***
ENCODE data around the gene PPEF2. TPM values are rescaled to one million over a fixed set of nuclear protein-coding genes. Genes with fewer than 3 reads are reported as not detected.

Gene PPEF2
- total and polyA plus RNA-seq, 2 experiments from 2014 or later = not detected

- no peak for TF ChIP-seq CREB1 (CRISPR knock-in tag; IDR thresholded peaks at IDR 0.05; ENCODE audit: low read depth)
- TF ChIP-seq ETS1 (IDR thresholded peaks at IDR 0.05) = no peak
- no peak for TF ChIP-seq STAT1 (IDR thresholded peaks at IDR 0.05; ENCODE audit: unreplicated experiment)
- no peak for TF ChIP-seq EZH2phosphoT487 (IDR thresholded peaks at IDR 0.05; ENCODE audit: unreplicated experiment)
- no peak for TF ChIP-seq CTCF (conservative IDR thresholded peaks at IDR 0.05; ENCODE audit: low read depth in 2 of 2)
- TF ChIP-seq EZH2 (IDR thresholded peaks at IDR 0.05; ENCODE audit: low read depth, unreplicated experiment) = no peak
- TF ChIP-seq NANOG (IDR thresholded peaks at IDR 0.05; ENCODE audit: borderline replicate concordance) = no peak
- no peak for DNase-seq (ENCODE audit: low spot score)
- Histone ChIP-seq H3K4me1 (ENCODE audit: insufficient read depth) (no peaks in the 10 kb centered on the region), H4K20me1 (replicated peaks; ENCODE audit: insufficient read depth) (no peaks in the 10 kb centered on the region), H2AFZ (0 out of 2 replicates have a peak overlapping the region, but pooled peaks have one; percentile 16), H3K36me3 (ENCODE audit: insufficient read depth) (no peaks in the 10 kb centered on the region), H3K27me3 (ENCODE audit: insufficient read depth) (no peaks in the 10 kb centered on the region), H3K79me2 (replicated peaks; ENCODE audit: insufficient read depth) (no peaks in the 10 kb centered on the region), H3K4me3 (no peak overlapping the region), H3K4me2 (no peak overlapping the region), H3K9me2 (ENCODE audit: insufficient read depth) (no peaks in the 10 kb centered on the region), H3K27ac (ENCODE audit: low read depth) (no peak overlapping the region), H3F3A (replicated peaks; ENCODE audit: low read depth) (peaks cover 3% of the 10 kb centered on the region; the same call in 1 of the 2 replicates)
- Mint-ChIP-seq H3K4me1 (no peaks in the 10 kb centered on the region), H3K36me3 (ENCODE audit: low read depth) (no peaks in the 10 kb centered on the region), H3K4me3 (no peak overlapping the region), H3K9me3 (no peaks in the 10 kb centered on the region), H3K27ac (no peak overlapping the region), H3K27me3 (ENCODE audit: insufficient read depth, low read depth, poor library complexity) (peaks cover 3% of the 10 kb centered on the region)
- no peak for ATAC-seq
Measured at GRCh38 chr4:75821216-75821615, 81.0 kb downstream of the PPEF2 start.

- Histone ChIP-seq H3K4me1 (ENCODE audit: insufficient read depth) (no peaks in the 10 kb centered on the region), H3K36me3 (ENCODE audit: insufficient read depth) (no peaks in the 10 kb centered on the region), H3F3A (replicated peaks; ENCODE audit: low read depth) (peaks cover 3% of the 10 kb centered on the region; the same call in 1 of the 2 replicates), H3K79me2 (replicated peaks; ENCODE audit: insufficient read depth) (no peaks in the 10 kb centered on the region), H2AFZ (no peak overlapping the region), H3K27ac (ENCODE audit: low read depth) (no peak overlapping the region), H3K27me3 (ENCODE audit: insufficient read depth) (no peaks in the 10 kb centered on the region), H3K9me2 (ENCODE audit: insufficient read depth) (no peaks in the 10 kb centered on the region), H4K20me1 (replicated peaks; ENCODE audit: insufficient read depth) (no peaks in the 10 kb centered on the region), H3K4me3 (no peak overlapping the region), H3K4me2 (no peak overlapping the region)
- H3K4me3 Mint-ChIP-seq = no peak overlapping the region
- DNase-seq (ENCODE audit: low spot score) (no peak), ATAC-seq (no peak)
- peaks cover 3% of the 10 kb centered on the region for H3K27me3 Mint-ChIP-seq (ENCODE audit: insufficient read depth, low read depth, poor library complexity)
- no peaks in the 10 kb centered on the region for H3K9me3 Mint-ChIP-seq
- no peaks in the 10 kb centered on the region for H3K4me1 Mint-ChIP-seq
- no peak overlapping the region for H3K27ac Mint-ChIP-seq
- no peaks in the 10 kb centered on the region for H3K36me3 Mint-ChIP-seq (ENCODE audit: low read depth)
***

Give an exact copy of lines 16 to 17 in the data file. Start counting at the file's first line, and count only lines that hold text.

- Histone ChIP-seq H3K4me1 (ENCODE audit: insufficient read depth) (no peaks in the 10 kb centered on the region), H3K36me3 (ENCODE audit: insufficient read depth) (no peaks in the 10 kb centered on the region), H3F3A (replicated peaks; ENCODE audit: low read depth) (peaks cover 3% of the 10 kb centered on the region; the same call in 1 of the 2 replicates), H3K79me2 (replicated peaks; ENCODE audit: insufficient read depth) (no peaks in the 10 kb centered on the region), H2AFZ (no peak overlapping the region), H3K27ac (ENCODE audit: low read depth) (no peak overlapping the region), H3K27me3 (ENCODE audit: insufficient read depth) (no peaks in the 10 kb centered on the region), H3K9me2 (ENCODE audit: insufficient read depth) (no peaks in the 10 kb centered on the region), H4K20me1 (replicated peaks; ENCODE audit: insufficient read depth) (no peaks in the 10 kb centered on the region), H3K4me3 (no peak overlapping the region), H3K4me2 (no peak overlapping the region)
- H3K4me3 Mint-ChIP-seq = no peak overlapping the region